In the last post, I mentioned that Knitwear Design Workshop by Shirley Paden is my guide to my latest sweater knitting adventure.
I calculated all the bind-off and decreases for the armholes, neck, and shoulder. At the beginning of the neck shaping, the usual instruction would be:
With RS facing, work 34 stitches in pattern, BO 24 stitches, work remaining 34 stitches in pattern. 68 stitches remain.
For this bind off, I’m using the standard bind off:
Step 1 Knit 1 stitch. Name this stitch A.
Step 2 Knit 1 stitch. Name this stitch B.
Step 3 Insert the left needle into stitch A on the right needle.
Step 4 Pull stitch A over stitch B. Stitch A will drop off the needle and stitch B will remain on the right needle.
Step 5 Knit another stitch and repeat Steps 3 and 4.
Continue until desired number of stitches is bound off.
So once the first 34 stitches are knit, when does the binding off start? This may be obvious, but perhaps not if you’ve never done a bind off in the middle of a row before. Here might be a logical choice to a new knitter.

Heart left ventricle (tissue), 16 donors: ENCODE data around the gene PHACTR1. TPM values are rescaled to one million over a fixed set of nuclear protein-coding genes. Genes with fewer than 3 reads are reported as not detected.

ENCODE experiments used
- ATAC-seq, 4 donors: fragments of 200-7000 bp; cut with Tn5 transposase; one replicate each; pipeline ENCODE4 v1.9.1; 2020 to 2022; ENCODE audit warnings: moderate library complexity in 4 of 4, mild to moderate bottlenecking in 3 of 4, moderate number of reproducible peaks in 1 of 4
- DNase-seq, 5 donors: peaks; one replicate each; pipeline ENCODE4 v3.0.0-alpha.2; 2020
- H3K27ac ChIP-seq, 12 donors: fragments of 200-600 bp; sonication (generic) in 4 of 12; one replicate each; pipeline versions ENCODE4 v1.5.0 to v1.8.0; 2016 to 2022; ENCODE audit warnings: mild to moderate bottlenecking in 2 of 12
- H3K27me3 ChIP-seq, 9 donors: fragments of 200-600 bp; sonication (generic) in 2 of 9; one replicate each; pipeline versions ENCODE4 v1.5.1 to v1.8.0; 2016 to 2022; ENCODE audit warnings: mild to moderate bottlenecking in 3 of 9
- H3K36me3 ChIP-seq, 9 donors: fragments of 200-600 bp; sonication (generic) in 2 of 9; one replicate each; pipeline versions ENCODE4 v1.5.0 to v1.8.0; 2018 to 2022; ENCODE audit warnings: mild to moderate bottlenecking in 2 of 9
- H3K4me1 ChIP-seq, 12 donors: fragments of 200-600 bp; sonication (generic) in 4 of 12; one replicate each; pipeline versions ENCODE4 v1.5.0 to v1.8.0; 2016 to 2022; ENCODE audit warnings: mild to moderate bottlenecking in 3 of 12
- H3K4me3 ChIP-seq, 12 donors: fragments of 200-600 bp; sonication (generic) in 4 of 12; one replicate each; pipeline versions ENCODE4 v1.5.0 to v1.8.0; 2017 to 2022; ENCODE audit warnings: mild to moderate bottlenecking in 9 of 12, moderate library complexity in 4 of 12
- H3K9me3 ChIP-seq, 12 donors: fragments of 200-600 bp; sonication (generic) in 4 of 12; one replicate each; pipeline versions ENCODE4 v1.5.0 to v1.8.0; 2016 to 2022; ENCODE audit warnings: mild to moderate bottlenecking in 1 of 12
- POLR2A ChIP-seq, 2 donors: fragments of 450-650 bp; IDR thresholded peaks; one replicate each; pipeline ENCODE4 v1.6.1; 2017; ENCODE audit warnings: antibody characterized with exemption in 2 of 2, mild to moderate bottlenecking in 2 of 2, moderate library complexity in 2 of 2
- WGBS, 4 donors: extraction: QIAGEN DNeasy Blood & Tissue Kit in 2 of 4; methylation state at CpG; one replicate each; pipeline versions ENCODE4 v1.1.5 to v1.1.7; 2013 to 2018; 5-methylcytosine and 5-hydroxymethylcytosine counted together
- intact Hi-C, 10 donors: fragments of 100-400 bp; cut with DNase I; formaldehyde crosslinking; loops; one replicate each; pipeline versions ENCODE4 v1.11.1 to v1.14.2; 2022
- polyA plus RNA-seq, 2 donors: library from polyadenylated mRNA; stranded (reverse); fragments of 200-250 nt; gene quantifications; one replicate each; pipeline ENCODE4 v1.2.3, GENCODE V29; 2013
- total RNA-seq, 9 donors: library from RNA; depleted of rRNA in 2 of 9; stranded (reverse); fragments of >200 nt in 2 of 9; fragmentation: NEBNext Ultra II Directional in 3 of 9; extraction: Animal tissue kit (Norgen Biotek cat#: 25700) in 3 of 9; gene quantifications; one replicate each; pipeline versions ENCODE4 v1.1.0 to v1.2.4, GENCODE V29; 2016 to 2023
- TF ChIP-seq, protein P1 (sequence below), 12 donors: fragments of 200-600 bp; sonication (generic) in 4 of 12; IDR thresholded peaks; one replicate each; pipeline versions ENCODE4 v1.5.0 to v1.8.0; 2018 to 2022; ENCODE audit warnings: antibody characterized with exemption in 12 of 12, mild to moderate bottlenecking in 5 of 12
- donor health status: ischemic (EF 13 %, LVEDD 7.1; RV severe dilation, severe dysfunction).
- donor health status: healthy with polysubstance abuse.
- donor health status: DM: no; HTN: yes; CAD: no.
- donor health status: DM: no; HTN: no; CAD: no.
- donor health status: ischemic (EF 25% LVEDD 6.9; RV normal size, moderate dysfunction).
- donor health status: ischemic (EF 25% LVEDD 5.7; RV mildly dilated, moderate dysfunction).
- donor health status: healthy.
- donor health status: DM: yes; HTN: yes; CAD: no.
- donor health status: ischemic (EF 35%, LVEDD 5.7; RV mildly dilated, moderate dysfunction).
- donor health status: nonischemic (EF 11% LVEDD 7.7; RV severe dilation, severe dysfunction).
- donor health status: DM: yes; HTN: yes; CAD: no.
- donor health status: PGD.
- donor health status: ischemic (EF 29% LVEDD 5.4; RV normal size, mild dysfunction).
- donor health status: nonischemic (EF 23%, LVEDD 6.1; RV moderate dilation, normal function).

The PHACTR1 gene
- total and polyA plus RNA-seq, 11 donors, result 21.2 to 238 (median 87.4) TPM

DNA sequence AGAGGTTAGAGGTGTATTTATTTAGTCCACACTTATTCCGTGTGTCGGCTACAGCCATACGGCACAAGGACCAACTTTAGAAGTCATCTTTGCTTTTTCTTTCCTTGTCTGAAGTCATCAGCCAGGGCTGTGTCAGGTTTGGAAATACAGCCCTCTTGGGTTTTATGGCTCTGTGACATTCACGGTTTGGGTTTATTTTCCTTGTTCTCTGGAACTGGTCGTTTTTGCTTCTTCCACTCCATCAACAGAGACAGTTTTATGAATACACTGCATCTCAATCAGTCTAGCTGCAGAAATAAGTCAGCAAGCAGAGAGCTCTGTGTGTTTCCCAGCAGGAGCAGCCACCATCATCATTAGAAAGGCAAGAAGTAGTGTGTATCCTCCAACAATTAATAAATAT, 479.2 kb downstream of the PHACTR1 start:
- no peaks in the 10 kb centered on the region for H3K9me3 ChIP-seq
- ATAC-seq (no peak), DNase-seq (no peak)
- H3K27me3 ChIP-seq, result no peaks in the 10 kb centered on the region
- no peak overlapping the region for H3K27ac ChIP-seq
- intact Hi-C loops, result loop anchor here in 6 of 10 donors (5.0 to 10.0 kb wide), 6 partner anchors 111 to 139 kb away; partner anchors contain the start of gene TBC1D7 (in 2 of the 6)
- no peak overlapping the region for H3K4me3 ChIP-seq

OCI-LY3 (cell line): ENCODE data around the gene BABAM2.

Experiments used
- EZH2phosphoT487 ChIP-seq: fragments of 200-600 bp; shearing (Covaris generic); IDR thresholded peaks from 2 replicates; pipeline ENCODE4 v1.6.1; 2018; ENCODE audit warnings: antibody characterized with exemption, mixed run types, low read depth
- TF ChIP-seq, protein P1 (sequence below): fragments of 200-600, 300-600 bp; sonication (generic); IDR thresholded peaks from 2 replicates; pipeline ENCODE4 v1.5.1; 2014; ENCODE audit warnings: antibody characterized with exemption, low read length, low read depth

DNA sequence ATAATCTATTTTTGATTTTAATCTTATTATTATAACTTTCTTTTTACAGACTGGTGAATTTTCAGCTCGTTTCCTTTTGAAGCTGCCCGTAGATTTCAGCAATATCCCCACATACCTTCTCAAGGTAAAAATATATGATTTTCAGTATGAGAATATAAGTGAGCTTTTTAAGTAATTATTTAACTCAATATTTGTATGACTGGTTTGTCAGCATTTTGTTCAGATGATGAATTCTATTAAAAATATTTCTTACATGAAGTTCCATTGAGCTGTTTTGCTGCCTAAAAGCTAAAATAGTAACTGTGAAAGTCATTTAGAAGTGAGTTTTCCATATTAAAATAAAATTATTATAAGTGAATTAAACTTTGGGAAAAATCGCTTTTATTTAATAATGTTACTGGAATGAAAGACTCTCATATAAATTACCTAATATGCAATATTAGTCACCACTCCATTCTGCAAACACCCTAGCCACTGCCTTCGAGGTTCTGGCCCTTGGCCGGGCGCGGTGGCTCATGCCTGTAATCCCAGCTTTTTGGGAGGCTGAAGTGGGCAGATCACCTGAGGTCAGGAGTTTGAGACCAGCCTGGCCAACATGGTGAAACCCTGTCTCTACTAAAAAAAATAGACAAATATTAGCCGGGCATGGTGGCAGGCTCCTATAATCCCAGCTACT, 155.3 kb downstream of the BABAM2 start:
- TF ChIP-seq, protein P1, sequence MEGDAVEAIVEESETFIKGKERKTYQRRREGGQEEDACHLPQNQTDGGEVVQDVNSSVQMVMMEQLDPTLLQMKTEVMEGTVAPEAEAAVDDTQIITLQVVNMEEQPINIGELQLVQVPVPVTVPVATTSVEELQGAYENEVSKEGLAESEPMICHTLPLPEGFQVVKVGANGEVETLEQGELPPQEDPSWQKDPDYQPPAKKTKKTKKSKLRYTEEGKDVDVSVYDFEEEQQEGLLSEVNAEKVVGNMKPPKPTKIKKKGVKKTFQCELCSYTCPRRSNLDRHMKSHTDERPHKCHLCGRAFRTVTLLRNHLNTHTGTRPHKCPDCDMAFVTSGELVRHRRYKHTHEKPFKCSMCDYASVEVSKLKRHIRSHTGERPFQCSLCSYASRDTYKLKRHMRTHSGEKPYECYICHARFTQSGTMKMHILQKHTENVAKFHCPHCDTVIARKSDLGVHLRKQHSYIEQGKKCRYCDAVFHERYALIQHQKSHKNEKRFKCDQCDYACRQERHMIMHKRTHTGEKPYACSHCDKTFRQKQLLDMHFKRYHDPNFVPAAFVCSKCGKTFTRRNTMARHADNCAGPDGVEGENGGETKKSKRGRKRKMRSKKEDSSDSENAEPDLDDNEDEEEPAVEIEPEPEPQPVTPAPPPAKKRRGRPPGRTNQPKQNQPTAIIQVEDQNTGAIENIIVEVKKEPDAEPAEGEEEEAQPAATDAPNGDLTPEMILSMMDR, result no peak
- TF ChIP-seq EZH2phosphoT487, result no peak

Because the 35th stitch is to be bound off, start the bind off with stitch 35.
How would this work out? Using the bind off instructions above, this would be executed as:
Knit stitch 35, and then pull stitch 34 over stitch 35 and drop stitch 34 off the needle.
Note that stitch 34 went away (it was dropped off the needle.)
Now suppose that the 24 stitches are bound off and the remaining stitches are worked in pattern. If the stitches that are still on the needle are counted, there would be 33 stitches on one side of the bind off and 35 stitches on the other side. Sixty-eight stitches remain, but because these stitches are the pieces that go up on either side of the neck, the stitch numbers should be the same (i.e. 34 stitches on each side.)
To perform the instruction above correctly, 34 stitches would be knit, and then the process of binding off would start with stitches 35 and 36. (i.e. Knit stitch 35, knit stitch 36, pass stitch 35 over stitch 36 and drop stitch 35 off the needle.)
So how’s the sweater coming along? Well, the front and half of the back are now complete. Here’s the top of the sweater front (as shown in the diagram above) in its unblocked glory. The lace ribbing is very stretchy and blocks out nicely.